Scientists from Britain's Meteorological Office have fingered a new suspect in their attempt to solve the mystery of tropical storms. It is, unexpectedly, air quality.Yeah, what is this "circumstantial evidence?"
If North Atlantic hurricanes are more destructive or more frequent, it may be linked to lower levels of atmospheric pollution. Conversely, sulphate aerosols and other particles from factory chimneys, vehicle exhausts, domestic fires, power stations and other human economic advances may have played a role in keeping tropical storms under control, at least a little, during the 20th century.
Climate scientist Nick Dunstone and fellow-researchers at the Met Office's Hadley Centre in Exeter, Devon, report in the Nature Geoscience journal there is at least circumstantial evidence that aerosols play a more significant role in the storm cycle than anyone had expected.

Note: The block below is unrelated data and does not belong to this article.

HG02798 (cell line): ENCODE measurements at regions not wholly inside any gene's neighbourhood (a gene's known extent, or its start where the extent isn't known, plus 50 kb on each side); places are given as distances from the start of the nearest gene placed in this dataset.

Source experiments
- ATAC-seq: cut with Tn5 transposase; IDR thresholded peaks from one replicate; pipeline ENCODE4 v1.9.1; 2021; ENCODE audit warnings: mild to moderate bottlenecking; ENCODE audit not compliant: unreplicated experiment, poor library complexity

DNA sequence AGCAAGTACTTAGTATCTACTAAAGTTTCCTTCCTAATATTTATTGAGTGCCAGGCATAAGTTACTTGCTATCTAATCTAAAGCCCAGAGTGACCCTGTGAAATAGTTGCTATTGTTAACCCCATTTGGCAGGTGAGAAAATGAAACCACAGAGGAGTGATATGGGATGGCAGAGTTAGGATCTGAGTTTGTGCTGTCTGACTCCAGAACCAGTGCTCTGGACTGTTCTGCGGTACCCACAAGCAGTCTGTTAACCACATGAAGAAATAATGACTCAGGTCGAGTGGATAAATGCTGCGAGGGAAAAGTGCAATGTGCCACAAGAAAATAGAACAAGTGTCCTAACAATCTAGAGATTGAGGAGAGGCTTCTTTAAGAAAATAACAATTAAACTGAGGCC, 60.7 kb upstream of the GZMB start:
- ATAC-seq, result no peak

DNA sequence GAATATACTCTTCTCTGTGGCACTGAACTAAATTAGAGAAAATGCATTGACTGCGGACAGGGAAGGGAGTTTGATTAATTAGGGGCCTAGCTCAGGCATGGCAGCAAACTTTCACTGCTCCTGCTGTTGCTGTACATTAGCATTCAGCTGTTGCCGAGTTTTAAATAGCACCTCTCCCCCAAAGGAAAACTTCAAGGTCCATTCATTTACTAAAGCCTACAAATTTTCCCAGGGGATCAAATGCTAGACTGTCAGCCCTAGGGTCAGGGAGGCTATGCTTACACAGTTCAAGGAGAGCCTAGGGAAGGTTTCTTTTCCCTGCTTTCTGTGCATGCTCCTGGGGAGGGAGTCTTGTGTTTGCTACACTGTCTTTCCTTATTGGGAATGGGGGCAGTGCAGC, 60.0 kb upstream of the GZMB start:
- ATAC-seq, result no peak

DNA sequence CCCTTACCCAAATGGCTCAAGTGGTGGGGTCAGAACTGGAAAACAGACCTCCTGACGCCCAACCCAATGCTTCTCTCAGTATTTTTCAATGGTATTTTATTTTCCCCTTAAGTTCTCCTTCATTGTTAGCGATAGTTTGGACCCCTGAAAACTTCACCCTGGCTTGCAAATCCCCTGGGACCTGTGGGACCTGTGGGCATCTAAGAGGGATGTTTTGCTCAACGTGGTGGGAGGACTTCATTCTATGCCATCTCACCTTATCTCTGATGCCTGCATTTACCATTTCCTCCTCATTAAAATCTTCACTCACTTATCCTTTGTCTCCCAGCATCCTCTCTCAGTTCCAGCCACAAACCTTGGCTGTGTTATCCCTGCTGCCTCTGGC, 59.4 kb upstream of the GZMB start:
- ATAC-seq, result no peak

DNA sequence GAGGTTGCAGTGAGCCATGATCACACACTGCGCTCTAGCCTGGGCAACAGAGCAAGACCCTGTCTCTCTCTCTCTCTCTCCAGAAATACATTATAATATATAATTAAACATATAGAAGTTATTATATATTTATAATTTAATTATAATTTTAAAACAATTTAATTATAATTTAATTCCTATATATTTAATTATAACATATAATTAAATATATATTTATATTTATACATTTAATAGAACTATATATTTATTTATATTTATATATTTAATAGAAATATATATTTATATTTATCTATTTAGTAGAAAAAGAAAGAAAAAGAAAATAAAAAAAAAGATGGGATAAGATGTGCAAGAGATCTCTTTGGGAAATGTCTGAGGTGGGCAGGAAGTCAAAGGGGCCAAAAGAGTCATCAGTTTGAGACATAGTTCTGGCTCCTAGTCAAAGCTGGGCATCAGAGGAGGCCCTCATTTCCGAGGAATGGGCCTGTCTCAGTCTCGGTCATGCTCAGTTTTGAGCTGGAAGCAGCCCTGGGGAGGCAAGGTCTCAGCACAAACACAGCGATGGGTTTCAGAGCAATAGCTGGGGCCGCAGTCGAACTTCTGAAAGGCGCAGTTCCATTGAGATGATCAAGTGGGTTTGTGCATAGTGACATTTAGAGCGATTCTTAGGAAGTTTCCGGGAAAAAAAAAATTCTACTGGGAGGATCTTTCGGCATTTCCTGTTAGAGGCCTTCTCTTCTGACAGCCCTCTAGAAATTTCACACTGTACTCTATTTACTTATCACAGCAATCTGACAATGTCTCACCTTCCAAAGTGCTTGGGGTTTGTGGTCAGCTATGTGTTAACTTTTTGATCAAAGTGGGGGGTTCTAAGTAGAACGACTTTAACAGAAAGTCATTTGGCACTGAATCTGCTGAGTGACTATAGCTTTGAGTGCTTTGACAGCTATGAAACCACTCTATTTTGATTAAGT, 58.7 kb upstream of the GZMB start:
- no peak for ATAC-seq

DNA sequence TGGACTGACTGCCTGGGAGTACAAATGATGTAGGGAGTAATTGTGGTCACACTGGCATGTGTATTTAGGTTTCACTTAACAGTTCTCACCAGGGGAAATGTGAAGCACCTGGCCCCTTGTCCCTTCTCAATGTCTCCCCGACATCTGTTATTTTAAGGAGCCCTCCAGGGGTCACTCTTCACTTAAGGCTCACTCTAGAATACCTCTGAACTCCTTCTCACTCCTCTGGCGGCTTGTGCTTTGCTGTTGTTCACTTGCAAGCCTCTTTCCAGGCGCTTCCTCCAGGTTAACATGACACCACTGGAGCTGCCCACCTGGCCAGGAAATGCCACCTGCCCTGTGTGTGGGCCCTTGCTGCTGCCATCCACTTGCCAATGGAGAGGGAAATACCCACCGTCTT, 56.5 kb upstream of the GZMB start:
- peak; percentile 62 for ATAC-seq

Using climate simulations, the scientists were able to match storm records and predictions from 1860 to 2050 with recorded and predicted levels of atmospheric pollution, and identify an effect.Ah, climate simulations! The same climate simulations that consistently over predict the amount of warming based on CO2 increases? Those models? When the models can correctly predict the temperature rise, get back to me on any other applications for them.
Through much of the 20th century, the Nature Geoscience paper suggests, aerosols actually suppressed the hurricane forces by cooling the ocean waters. It was not possible to match specific storms with a particular level of aerosol pollution, but in general there seemed to be less frequent tropical storms during periods of greater aerosol discharge.